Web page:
Women with lower incomes are more likely to miss a breast cancer test

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Women who are low-income, socially isolated and lack health insurance are far less likely to be up-to-date on mammograms, a breast cancer screening tool experts said is critical to reducing breast cancer deaths, according to a new report from the Centers for Disease Control and Prevention (CDC).
Breast cancer is one of the most common types of cancer to afflict American women, and kills an estimated 40,000 Americans each year.
Cancer overall kills 605,000 Americans a year and is the second-leading cause of death, a toll the Biden administration aims to reduce through a Cancer Moonshot initiative.
As part of the survey, women older than 40 were asked if they had ever had a mammogram, and if so, when their last test was.
Doctors recommend women should get a mammogram every year from ages 45 to 54, and every two years thereafter.
Women who experienced more than three kinds of social need had worse mammogram rates, with dramatic state-to-state differences.
Notably, Black women reported getting more mammograms overall.
The result is surprising, because while Black women and white women are diagnosed with breast cancer at roughly the same rate, Black women are 40% more likely to die of the disease.


As per a recent report from the Centers for Disease Control and Prevention (CDC), women who are socially isolated, have low incomes, and do not have health insurance are significantly less likely to have mammograms updated, a breast cancer screening tool that experts have stated is essential to lowering breast cancer deaths.

An estimated 40,000 Americans lose their lives to breast cancer each year, making it one of the most common cancers to affect women in the United States. The second-leading cause of death in the United States, cancer claims the lives of 605,000 people annually. The Biden administration hopes to lower this number with the Cancer Moonshot initiative.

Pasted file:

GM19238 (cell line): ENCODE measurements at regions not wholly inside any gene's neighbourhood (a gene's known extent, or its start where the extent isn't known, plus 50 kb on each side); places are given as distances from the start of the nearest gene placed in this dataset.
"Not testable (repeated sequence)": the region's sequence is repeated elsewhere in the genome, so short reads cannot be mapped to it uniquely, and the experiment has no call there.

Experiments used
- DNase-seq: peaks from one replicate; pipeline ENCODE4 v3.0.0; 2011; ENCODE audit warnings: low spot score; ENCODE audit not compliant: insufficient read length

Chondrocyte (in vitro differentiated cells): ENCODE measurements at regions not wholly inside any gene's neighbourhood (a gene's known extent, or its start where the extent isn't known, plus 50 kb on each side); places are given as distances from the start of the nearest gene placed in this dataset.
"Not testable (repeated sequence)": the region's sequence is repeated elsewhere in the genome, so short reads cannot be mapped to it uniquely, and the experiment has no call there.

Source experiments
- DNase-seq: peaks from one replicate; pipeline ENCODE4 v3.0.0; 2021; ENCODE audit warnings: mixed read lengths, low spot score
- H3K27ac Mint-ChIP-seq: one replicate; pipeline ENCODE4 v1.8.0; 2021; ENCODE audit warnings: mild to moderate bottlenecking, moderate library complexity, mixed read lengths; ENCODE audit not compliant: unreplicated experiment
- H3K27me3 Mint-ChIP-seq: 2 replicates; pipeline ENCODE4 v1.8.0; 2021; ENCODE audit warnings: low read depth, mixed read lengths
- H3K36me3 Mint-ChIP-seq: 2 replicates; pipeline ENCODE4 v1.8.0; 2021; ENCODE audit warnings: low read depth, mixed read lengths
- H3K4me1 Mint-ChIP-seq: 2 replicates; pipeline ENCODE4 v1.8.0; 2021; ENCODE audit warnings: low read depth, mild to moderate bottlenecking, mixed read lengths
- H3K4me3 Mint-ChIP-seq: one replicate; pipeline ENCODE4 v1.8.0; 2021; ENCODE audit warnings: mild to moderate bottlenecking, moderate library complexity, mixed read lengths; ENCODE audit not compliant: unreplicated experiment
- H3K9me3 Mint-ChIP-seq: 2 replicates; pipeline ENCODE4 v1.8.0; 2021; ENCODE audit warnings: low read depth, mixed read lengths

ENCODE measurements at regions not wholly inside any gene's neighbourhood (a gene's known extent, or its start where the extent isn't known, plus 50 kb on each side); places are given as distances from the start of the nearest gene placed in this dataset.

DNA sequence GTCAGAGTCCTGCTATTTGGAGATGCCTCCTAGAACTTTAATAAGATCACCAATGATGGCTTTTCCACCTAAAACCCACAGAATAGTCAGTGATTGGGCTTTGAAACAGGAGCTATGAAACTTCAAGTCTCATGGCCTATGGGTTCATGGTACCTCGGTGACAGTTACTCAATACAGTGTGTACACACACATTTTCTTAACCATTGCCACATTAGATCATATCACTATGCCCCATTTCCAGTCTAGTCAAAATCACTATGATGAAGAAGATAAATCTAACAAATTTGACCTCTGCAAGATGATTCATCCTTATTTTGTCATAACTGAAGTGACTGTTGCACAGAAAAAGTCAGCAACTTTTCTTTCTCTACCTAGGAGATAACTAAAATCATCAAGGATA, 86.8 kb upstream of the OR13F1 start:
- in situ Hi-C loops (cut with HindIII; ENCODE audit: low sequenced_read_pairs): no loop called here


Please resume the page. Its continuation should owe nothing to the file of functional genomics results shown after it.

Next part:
The National Breast and Cervical Cancer Early Detection Program’s medical director, Dr. Jacqueline Miller, is one of the study’s lead authors. “The bottom line is women are more likely to get life-saving mammograms when their social needs are met,” Miller stated.

The 2022 Behavioral Risk Factor Surveillance System, a landline and cellphone survey of the civilian population over the age of 18, provided data for the study’s analysis. Women over 40 were questioned about their mammogram experiences and, if so, the date of their most recent test as part of the survey. Women should get a mammogram every year until they are 54 years old, and then every two years after that, according to medical advice.

Researchers discovered that women who faced other forms of social deprivation, such as not having health insurance, having their hours cut or being laid off, feeling alone in society, not having access to transportation, or having expensive medical care, had lower rates of mammograms.

There were significant state-to-state variations in the mammography rates among women who reported having more than three types of social need. While 78 percent of women in Rhode Island had recently had a mammogram, just 44 percent of women in Wyoming who faced more than three forms of social deprivation had done so.

Notably, more Black women than any other group reported having mammograms. The outcome is unexpected because, although Black and White women receive breast cancer diagnoses at about the same rates, Black women have a 40% higher chance of dying from the illness. Miller noted that because the survey is self-reported, there is a chance that some people will over- or underreport.

Even though there are many contributing factors to health disparities across demographic groups, systemic racism is thought to be the cause of differences in health outcomes between Black and White Americans on a wide range of health-related factors.

According to researchers, in order to lessen the number of women dying from breast cancer in the US, social services must be made available to them. These services include affordable mammograms provided by local health departments, dependable transportation, and medical care even in cases where women lack health insurance.

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